Reflexology CertificationWant to help others realize optimal wellness by pushing the right buttons? Reflexology is all about pressure points and their influence on the equilibrium of the body, and trained reflexologists know just how to manipulate those points to bring about desired health outcomes like stress relief and pain reduction. Seek a reflexology certification and you'll be on your way to a rewarding career!
As described by the American Commission for Accreditation of Reflexology Education and Training (ACARET), reflexology is a manual technique applied to specific points on the body, specifically in the feet, hands, and ears. These points connect to specific zones of the body, and skilled manipulation of these pressure points leads to psychological and physiological normalization (a restoration of equilibrium, or homeostasis) of the entire body. It's a total body experience that is gaining popularity among the ranks of other proven natural healing therapies like massage, reiki or yoga.
There are many, diverse benefits of reflexology, ranging from relaxation and pain reduction, to the rejuvenation of tired feet and relief of phantom limb pain, to easier birthing, delivery, and post-partum recovery for new mothers. It's important to note that despite these benefits, experts recommend that reflexology does not replace standard medical care but should serve as a complementary therapy only.
Reflexology Certification "Pressure Points"
The first step in obtaining a reflexology certification is to check with your state's licensing requirements to practice the healing art of reflexology. Only two states have laws specifically regarding reflexology; many states include reflexology in their cosmetology or massage licensing laws.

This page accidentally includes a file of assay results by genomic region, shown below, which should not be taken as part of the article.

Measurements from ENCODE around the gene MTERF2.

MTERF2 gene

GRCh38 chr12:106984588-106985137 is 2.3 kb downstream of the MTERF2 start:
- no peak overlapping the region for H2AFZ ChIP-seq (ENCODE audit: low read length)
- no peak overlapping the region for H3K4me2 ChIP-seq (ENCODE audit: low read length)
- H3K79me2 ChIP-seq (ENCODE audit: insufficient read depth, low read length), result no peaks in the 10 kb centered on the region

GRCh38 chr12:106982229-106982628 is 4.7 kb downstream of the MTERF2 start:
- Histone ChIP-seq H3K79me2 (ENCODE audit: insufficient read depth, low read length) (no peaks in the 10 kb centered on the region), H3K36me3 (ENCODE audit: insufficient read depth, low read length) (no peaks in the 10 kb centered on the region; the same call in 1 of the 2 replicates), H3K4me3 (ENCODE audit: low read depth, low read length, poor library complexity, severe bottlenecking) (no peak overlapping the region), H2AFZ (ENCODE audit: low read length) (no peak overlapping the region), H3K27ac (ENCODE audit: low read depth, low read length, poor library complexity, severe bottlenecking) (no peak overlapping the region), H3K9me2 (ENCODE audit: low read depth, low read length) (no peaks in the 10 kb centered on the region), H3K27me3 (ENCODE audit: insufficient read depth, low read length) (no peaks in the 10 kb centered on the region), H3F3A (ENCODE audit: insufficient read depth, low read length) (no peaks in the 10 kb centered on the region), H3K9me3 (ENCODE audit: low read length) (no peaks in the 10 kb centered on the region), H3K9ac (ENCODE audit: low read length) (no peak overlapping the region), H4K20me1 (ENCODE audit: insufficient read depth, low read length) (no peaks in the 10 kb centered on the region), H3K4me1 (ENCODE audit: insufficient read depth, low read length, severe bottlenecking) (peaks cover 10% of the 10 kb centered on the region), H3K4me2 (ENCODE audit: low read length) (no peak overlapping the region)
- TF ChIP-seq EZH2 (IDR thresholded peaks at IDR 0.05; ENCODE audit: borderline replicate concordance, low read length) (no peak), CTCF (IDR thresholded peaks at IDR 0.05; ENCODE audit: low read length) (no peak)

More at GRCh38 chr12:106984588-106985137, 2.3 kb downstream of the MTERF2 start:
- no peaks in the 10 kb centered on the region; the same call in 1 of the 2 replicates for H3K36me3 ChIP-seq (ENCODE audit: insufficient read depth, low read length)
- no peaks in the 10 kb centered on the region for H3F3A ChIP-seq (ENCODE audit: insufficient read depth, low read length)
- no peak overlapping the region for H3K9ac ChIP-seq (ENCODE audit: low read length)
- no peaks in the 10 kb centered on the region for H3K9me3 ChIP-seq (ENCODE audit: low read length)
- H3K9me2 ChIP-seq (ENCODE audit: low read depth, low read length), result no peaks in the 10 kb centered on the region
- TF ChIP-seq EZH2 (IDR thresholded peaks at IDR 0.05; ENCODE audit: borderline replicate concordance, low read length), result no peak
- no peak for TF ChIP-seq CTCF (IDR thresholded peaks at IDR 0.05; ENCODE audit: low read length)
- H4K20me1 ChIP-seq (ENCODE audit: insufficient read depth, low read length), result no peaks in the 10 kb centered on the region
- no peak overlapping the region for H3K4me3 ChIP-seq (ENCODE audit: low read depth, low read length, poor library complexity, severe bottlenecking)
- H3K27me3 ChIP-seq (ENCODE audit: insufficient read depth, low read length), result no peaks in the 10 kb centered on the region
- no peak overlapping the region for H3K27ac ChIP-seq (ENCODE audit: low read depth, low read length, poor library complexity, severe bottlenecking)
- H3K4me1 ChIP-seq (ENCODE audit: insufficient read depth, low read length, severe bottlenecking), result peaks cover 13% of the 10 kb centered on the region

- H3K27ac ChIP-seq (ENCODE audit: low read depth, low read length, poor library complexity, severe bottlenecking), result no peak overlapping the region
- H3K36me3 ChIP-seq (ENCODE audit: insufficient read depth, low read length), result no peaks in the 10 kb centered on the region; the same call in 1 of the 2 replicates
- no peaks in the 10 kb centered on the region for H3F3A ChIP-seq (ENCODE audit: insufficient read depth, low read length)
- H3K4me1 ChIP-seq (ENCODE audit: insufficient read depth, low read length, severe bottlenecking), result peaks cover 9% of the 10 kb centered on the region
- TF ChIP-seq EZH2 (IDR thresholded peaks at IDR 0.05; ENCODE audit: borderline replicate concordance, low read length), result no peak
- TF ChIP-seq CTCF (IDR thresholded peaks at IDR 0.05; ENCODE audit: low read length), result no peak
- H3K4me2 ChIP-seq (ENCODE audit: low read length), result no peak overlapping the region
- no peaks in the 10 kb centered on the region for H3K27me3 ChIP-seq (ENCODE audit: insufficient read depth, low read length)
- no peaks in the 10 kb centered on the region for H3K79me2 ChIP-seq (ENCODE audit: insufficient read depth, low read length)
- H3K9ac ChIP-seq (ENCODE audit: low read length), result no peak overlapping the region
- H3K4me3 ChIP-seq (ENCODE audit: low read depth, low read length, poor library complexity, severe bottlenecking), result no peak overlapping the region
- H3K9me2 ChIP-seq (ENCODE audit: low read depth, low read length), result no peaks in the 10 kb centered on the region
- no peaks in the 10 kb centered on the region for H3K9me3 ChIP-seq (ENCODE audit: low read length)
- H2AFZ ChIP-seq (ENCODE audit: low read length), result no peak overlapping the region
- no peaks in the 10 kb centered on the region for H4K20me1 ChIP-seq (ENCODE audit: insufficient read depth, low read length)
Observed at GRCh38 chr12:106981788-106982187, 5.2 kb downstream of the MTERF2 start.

Your next step: enrollment in reflexology classes. Many massage schools, colleges, adult education centers, or even your local parks & recreation department offer these classes, which typically result in a certificate or diploma.
Reflexology students study anatomy & physiology of body systems and the lower leg and foot. They also learn about the history and theory of this ancient practice, mastery of the zones, meridians, and charts used to map pressure points, along with hands-on techniques. A number of communication and business courses, such as ethics and documentation, and supervised clinical practice hours, are also included in the curriculum, further enhancing the study of reflexology and preparing graduates for every possible client interaction when they have their own practice.
After successful completion of classes and hands-on experience working directly with clients, you may pursue your national reflexology certification via the American Reflexology Certification Board (ARCB). In order to take the ARCB test, you must have fulfilled a hands-on reflexology program (covering a minimum of 110 hours, broken down into specific hourly requirements in the above-mentioned subject areas). Once you've checked these requirements off your list, you're ready to sit for the ARCB's three-part exam (written, practical, and documentation components) and you are one step closer to the title of ARCB Board Certified Reflexologist. Twelve hours of continuing education units must be completed every two years to maintain this certification.
Want to help others restore equilibrium in their lives? Seek your reflexology certification today!